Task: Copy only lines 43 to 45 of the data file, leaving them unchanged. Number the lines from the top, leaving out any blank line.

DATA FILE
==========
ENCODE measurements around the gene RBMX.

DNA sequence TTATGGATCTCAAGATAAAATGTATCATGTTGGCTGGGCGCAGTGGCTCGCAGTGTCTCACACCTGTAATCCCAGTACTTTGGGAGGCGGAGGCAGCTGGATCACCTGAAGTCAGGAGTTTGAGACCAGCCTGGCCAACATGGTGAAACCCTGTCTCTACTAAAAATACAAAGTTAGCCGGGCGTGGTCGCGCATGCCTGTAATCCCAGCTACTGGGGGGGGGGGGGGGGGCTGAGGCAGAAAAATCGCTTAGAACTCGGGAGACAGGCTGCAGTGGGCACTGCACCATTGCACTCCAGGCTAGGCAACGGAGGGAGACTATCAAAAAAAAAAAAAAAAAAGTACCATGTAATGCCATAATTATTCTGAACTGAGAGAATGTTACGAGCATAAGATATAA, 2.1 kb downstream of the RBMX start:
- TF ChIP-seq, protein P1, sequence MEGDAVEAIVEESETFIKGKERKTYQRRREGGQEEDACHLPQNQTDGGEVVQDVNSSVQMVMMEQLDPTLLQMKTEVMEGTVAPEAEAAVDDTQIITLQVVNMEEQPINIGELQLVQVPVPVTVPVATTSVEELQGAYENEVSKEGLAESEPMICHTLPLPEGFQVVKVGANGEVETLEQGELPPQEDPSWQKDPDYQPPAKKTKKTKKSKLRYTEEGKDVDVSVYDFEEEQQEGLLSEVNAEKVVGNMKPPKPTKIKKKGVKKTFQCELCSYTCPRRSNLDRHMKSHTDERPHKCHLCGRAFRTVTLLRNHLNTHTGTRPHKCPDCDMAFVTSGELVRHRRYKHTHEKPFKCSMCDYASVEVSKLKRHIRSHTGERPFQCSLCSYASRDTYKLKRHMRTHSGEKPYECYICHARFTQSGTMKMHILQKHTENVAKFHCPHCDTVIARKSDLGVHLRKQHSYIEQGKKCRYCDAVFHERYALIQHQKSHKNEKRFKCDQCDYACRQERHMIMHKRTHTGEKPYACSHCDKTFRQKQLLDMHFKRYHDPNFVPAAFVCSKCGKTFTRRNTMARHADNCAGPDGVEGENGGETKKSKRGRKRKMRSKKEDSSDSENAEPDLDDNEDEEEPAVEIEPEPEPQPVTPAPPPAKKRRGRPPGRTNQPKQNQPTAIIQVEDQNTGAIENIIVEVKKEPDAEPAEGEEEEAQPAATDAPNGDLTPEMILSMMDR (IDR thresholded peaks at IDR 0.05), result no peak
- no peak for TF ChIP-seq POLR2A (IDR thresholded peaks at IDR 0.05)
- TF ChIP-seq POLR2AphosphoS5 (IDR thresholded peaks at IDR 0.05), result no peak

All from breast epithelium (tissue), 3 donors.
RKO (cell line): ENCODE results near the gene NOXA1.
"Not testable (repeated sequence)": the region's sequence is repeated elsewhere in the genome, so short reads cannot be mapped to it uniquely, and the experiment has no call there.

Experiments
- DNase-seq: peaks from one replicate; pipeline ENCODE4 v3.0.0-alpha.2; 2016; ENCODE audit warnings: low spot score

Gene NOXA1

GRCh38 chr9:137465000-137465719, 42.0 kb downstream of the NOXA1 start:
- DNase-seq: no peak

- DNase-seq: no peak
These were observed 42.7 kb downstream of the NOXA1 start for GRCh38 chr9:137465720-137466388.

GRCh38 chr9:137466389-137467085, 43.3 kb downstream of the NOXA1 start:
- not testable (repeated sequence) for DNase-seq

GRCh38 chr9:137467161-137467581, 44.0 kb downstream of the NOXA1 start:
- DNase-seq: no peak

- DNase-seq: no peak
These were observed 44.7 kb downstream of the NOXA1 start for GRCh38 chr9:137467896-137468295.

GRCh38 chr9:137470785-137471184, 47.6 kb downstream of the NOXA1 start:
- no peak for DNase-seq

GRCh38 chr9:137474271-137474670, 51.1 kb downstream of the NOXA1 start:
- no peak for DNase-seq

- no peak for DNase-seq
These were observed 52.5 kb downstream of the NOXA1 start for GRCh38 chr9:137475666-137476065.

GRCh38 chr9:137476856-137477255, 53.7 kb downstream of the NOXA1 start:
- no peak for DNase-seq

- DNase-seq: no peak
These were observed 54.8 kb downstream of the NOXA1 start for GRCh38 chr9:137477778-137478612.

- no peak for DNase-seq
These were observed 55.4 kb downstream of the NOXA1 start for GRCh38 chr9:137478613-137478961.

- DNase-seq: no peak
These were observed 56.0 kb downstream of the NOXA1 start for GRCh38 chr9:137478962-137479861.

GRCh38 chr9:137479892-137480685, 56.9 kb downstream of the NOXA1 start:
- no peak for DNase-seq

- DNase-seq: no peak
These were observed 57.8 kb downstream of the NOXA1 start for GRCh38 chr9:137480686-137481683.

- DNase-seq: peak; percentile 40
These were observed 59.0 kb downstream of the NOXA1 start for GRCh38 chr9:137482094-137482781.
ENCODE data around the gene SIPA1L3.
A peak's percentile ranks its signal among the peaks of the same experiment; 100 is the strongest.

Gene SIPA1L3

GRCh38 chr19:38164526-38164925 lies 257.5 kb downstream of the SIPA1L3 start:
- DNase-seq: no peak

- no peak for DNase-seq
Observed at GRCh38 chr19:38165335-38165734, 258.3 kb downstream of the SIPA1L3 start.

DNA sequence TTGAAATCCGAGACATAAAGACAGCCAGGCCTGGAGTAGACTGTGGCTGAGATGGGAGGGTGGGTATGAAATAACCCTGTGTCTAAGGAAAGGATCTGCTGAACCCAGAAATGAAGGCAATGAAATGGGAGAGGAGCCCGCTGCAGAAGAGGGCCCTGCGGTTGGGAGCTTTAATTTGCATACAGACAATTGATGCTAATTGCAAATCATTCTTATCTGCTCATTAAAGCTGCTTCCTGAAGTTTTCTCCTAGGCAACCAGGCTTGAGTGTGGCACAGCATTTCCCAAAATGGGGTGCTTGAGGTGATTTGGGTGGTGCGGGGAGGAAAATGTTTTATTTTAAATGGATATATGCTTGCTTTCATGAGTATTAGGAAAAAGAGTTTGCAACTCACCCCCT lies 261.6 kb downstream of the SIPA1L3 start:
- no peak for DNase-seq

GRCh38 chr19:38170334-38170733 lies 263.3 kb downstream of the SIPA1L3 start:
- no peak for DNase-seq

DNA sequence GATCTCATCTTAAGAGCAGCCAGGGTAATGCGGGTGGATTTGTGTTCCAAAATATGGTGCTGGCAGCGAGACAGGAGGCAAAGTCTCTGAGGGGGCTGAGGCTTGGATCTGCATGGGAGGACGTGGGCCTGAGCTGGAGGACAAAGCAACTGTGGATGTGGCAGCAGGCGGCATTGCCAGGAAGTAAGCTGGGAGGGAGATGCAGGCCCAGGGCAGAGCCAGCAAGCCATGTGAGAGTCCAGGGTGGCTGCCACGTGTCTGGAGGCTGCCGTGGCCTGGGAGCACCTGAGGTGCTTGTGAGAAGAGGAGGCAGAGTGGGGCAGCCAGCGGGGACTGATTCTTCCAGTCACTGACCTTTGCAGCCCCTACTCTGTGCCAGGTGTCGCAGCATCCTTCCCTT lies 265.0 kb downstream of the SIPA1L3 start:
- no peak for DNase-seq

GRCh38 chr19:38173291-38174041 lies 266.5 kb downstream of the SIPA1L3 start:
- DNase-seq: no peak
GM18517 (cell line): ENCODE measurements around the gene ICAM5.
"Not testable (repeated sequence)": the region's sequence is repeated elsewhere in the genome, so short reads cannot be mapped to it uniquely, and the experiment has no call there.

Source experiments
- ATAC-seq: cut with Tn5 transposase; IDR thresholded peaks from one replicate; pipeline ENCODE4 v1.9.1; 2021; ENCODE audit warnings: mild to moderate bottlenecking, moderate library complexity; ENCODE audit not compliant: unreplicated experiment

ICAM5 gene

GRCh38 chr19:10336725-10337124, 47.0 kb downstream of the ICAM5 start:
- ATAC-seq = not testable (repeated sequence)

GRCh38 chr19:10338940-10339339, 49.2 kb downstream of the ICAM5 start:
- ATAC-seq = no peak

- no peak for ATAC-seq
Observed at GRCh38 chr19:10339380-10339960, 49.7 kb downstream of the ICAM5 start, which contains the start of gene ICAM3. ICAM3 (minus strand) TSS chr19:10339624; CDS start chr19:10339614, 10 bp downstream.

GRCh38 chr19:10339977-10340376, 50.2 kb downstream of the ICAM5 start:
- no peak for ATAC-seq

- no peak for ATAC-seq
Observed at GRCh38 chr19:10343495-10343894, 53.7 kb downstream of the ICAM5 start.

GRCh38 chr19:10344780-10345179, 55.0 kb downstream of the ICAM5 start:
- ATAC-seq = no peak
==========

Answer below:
A peak's percentile ranks its signal among the peaks of the same experiment; 100 is the strongest.

Gene SIPA1L3

GRCh38 chr19:38164526-38164925 lies 257.5 kb downstream of the SIPA1L3 start: